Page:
Traditionally has accordion been the major instrument in iskelmä music and it is still played, but has in most cases been replaced by guitar, electric piano and synthesizer. These, with drums, electric bass and occasional use of saxophone form the basic instrumentation of iskelmä.

Rock music[edit]

Rock arrived in Finland in the 1950s. The first bands performing the Founded in the 1960s, Love Records was one of the first domestic record labels dedicated to Finnish rock music, even though the label's roster also included jazz and political songs. During the late 1960s, Blues Section, a group inspired by Jimi Hendrix and The Who gained the reputation of being "the first Finnish band of international quality". Another band that gained some reputation was Apollo that had the later great jazz-drummer Edward Vesala as a bandmember. During these early days of Finnish rock the music didn't have much typically Finnish "flavour" and in the case of most bands, the activity was restricted in performing music made by international superstars. The aforementioned Blues Section, that later developed into internationally acknowledged "superband" Wigwam, that had an English singer Jim Pembroke, who also wrote the lyrics of the band and also many of the melodies/harmonies of their songs. In the early days of the band there however were also songs with Finnish lyrics written by Jukka Gustafsson such as the classical Luulosairas. During the 1970s, progressive rock groups Wigwam and Tasavallan Presidentti received critical acclaim in the United Kingdom, but fame evaded them. Pekka Streng was one of the great early pioneers of Finnish rock music with his very personal progressive folkrock and Finnish lyrics with a spiritual content. In the 2000s there was a Streng-renaissance and one of his songs even became an international club hit. A hard-rocking group called Hurriganes was popular in Sweden as well as in Finland, but not further afield. Hector, Juice Leskinen, Dave Lindholm and many other successful artists of the 1970s sang their lyrics in Finnish, a trend that has continued to this day. During the 1970s the genre of "suomirock" were born through the pioneering work of artists such as mentioned above.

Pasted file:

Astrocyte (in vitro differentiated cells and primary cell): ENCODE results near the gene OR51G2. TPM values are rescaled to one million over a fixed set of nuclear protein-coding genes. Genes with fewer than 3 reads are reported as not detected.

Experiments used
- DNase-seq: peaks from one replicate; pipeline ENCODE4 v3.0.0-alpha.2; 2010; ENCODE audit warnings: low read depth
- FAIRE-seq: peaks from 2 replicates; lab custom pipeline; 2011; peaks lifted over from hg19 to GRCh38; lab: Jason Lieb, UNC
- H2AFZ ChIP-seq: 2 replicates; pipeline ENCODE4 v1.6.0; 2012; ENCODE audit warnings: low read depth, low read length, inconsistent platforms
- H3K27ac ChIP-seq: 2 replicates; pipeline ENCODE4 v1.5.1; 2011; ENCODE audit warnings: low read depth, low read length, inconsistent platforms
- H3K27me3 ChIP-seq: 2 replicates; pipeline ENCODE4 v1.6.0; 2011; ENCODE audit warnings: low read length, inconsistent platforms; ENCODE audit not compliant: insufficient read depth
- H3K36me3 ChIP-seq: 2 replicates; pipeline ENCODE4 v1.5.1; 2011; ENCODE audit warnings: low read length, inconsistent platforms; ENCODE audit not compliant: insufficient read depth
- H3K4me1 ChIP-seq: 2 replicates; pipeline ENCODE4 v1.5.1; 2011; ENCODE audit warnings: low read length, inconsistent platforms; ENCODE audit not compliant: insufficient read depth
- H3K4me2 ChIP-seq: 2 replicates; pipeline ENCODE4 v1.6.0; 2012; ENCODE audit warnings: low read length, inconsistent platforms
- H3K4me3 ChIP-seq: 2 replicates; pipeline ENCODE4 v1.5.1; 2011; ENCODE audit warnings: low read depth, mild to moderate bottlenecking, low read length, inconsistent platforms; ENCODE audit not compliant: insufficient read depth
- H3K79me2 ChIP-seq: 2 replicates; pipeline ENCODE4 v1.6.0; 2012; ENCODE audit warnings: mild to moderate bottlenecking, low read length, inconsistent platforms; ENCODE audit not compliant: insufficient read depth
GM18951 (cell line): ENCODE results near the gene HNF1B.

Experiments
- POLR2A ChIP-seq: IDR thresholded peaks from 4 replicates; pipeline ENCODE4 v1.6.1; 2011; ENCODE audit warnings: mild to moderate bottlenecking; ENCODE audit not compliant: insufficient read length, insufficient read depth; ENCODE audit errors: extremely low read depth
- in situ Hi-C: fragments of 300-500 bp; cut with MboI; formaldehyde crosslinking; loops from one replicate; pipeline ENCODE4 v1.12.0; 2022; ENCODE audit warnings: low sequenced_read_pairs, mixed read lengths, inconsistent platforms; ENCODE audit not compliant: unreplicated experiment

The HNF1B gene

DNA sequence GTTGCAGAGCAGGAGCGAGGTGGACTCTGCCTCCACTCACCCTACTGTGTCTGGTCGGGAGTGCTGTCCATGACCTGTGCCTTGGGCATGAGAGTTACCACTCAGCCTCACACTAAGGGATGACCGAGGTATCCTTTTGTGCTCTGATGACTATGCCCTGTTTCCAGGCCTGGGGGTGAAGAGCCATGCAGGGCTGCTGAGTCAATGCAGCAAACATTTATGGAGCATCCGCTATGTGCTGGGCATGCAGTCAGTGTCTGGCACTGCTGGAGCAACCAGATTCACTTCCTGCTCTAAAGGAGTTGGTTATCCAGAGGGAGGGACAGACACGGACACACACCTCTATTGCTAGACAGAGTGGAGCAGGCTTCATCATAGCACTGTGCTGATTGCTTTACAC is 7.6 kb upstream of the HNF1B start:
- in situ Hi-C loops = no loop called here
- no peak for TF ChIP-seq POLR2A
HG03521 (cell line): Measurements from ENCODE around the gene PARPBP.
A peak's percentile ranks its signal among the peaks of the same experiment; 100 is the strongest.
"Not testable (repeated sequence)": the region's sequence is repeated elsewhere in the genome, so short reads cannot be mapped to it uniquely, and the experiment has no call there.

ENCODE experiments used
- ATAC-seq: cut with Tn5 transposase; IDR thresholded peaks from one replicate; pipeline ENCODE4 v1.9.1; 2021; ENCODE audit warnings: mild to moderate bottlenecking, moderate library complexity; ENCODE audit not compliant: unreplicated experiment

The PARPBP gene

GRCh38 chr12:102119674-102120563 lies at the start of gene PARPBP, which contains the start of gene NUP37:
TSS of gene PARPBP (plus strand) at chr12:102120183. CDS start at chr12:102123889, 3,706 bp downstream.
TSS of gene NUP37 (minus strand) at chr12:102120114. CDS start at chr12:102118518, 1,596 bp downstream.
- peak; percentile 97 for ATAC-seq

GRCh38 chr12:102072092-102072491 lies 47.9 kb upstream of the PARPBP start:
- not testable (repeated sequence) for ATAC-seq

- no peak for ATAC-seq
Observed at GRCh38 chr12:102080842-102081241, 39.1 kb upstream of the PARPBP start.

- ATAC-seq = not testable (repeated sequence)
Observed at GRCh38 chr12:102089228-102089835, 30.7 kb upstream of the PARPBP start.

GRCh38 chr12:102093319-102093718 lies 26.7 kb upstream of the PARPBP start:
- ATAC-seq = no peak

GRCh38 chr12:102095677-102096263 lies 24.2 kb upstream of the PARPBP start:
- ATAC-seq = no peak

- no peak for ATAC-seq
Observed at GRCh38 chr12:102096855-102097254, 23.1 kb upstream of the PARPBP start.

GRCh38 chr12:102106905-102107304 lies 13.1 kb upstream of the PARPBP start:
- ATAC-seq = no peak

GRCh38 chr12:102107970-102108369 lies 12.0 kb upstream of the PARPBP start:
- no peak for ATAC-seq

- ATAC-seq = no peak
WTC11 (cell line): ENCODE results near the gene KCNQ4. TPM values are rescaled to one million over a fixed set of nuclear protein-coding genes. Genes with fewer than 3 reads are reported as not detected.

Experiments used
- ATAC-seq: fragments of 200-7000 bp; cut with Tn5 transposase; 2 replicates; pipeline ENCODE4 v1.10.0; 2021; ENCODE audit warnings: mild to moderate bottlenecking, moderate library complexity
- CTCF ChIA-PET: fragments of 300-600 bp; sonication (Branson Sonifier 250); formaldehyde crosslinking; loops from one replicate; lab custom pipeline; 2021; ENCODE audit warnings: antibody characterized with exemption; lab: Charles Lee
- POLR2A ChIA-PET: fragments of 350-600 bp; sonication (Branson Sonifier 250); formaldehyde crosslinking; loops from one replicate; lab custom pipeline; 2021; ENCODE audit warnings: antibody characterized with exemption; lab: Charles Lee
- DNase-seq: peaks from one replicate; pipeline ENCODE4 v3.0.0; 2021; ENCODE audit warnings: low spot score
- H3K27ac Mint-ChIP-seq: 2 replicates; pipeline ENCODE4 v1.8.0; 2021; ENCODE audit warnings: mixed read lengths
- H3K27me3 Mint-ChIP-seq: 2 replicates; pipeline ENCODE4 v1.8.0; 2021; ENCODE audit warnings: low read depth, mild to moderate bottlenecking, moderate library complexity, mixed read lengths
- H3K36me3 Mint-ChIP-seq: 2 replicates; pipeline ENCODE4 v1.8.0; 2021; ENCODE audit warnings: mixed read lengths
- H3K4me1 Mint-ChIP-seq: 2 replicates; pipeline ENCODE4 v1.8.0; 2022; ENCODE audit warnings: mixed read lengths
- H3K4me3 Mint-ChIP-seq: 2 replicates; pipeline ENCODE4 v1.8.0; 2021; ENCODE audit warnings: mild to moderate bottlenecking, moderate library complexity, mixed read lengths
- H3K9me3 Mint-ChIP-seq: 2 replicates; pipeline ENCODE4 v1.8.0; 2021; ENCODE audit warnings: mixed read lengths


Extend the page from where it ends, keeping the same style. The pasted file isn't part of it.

Suomirock is a word that literally means Finnish rock music. However, its true meaning is a more specific one, meaning rock/pop music with Finnish lyrics. As a genre and a name it really started its life in the 1980s following the punk movement. It means rock/pop music, that is not only imitating international trends or otherwise having international sound and English lyrics, but a form of rock-music, that is recognizably Finnish and have Finnish lyrics. A more and more general and recent term is "suomipop". The boundaries between what is considered "rock" and "pop" have become quite blurred and arbitrary, and largely dependent upon personal preference. As it is also to some extent with rock / pop and iskelmä. Traditionally in iskelmä-music the artists themselves with few exceptions did not write their songs or lyrics, but in the rock scene the autonomity of the artist was considered important. It still is, but in the 2000s it is more and more typical that new performers such as Idols songcontest winner Ari Koivunen perform even heavyrock in the manner, that used to be typical only in iskelmä-scene.